Can you say “dentista?”
Increasingly expensive dental care costs are forcing seniors to bite down hard—and head to Mexico to preserve their pearly whites, the Associated Press reports.
Nearly 70 percent of seniors do not have dental insurance, according to a 2013 Harris Interactive survey commissioned by Oral Health America. Medicare does not cover dental care, and many employers do not offer post-retirement health benefits. You can get dental coverage through the Affordable Care Act, but only if you purchase general health coverage first. (Many seniors already have that coverage.)
Even with coverage, crowns, bridgework, implants and dental surgery can easily exceed the annual limit. As a result, seniors who need extensive dental work may have limited options and could face out-of-pocket costs running into the thousands or tens of thousands of dollars; 23 percent of seniors in the Oral Health America survey said they have not seen a dental provider in five years.
Just as people traveled to Canada to buy their prescription drugs at lower cost or traveling the world for other medical services and procedures, more Americans are now flocking to places like Los Algodones, Mexico for dental care. Dental care in Mexico is much cheaper, thanks to lower labor costs and fewer regulatory requirements — factors that you should keep in mind before heading south of the border. The dentists in Mexico maintain that they may not have as much education as their American counterparts, but they spend more time practicing clinical work.
It’s not just people who live in border cities like El Paso, Texas crossing the border to take care of their teeth. The Associated Press reports that shuttle services exist to take dental patients from the Phoenix area to Los Algodones, a 200-mile trip.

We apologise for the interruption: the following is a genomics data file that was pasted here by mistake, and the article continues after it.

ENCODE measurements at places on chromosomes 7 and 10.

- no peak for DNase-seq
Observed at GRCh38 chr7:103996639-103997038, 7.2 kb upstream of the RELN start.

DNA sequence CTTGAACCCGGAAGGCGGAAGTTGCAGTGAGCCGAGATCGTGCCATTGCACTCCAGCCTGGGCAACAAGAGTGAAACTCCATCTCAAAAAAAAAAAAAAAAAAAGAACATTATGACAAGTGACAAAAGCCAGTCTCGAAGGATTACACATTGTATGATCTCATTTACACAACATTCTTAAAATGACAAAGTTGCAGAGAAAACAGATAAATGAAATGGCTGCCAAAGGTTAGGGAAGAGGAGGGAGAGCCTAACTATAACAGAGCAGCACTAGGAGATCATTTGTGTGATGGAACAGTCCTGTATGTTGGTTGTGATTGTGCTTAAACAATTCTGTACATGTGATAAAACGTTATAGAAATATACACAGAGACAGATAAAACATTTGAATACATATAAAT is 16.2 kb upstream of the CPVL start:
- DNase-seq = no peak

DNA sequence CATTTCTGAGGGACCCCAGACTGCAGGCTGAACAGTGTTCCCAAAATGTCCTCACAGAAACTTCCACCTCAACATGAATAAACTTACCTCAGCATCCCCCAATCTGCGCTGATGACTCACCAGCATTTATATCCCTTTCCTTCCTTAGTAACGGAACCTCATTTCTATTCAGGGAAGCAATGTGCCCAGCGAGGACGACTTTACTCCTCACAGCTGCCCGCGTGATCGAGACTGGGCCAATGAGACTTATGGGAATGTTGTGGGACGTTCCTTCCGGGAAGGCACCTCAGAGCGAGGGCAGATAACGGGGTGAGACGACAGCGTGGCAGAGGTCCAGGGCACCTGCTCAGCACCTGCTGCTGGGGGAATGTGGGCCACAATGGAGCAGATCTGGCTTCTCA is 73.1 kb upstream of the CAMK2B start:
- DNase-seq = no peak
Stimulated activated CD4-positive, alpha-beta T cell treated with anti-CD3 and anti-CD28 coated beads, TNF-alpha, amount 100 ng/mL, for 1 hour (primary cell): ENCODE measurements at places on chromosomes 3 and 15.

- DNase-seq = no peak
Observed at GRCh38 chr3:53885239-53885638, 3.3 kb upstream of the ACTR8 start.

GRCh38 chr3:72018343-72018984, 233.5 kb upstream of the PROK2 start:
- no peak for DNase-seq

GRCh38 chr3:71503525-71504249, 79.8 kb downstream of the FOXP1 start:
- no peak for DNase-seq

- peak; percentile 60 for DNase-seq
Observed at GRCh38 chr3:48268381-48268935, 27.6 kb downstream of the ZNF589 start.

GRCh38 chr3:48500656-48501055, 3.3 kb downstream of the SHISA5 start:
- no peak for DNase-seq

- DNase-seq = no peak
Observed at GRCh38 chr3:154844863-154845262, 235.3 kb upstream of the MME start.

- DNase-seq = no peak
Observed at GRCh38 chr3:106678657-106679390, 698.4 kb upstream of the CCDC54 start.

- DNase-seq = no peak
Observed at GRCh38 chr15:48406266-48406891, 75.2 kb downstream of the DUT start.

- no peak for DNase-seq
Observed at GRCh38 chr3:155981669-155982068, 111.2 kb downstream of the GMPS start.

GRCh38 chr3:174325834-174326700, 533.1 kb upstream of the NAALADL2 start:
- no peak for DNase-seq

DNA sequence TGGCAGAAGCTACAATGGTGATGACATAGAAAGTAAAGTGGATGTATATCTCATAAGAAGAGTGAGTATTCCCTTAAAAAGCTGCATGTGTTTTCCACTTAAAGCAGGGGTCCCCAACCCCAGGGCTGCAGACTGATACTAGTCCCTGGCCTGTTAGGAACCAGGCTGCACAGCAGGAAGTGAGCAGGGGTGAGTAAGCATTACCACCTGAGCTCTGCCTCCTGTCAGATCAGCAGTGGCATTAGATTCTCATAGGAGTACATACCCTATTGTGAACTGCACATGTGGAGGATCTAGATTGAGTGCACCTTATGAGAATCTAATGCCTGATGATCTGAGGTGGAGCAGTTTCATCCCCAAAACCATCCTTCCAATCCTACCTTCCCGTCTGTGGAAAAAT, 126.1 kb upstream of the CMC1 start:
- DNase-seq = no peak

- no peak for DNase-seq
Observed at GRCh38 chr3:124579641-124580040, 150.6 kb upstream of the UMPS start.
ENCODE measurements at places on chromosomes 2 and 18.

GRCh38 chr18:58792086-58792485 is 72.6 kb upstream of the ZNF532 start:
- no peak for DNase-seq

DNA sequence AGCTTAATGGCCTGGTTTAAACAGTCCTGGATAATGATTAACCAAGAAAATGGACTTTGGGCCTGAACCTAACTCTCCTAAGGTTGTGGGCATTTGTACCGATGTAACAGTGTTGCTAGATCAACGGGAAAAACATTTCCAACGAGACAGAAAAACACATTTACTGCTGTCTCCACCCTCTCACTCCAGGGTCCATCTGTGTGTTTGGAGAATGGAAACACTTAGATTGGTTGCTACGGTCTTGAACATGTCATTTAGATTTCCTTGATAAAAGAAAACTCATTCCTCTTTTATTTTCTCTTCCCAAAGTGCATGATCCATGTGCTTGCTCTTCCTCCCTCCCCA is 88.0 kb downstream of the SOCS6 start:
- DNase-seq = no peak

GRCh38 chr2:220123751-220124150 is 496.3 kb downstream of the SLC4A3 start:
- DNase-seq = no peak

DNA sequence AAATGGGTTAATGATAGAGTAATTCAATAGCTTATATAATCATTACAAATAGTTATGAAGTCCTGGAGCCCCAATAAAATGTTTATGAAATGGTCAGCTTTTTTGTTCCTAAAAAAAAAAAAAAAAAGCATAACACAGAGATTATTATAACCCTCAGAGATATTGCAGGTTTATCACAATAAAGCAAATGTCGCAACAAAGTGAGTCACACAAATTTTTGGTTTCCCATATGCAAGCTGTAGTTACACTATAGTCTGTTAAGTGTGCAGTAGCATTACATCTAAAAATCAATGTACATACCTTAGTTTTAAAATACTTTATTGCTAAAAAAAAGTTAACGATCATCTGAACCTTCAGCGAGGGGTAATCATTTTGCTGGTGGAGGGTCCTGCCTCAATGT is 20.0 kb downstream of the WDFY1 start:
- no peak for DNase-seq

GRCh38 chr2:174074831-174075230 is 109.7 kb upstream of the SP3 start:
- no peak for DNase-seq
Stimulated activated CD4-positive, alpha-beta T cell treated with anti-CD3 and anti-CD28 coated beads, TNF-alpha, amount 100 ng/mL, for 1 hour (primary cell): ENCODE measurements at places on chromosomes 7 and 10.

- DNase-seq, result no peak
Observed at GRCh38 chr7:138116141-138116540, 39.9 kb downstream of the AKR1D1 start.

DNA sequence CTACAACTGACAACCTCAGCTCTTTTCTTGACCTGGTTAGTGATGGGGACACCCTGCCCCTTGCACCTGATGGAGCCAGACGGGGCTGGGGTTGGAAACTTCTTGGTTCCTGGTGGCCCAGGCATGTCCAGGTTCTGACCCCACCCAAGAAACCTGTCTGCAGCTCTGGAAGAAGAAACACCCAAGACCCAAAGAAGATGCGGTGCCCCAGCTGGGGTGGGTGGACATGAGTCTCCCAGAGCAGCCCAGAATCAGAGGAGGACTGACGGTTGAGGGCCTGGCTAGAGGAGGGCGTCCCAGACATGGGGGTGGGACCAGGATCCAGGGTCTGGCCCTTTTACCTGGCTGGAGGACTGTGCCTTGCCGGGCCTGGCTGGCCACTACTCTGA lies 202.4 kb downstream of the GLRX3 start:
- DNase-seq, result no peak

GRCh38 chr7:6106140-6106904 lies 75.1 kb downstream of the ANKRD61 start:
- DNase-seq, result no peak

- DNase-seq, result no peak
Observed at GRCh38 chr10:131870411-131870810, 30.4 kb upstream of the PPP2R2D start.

Before you book a trip, though, remember that should something go wrong you may not have the same legal recourse as in the U.S., and the dentists may use different types of equipment--so do your research first.
Top Reads from The Fiscal Times:
- America’s 10 Top Selling Medications
- Medicare’s Bold New Move on Knee and Hip Replacements
- 9 Social Security Tips You Need to Know Right Now
The Tax Policy Center’s Daily Deduction reports that Rep. Kevin Brady (R-TX), chair of the House Ways and Means Committee on Friday introduced The Jobs and Opportunity with Benefits and Services (JOBS) for Success Act (H.R. 5861). “The bill would rename the Temporary Assistance for Needy Families (TANF) program and target benefits to the lowest-income households. Although the House GOP leadership promised to include an expansion of the Earned Income Tax Credit as part of an upcoming welfare reform bill, this measure does not appear to include any EITC provisions.” The committee will mark up the bill on Wednesday.
The GOP tax cuts expanded an exemption for the Alternative Minimum Tax (AMT) and changed tax breaks that often triggered the tax. As a result, The Wall Street Journal’s Laura Saunders reports, “This year’s AMT is a shadow of its former self. It is expected to raise about $5 billion for 2018, down from an estimated $39 billion under prior law, according to the Tax Policy Center.” The AMT will likely hit some 200,000 tax filers for 2018, down from roughly 5 million who would have had to pay if the tax cuts hadn’t been passed. And the number of people making $500,000 or less who owe the AMT will fall to about 120,000 this year from 4 million last year, a Tax Policy Center economist tells the Journal.
The Trump administration is proposing a rule that would withhold federal Title X family-planning funding from any facility or program that provides abortions or refers patients to abortion clinics. The proposal is based on a Reagan-era rule that required physical and financial separation between taxpayer-funded operations and any abortion services. It would effectively cut off millions of dollars of funding to Planned Parenthood, which receives $50 million to $60 million in Title X funds and which services an estimated 41 percent of the 4 million patients who receive care through Title X, according to The Washington Post.
Politico’s Jennifer Haberkorn reports that, after four election cycles of ducking, dodging and tiptoeing around Obamacare, Democrats this time around have “a unified message blaming Republicans for ‘sabotaging’ the health care law, leading to a cascade of sky-high insurance premiums that will come just before the November midterm elections. They’re rolling out ads featuring people helped by the law. And Tuesday, they’re starting a campaign to amplify each state’s premium increases — and tie those to GOP decisions.” Democrats are also focusing on rising health care costs, projected Obamacare premium spikes and prescription drug prices, looking to hang those increases on the GOP.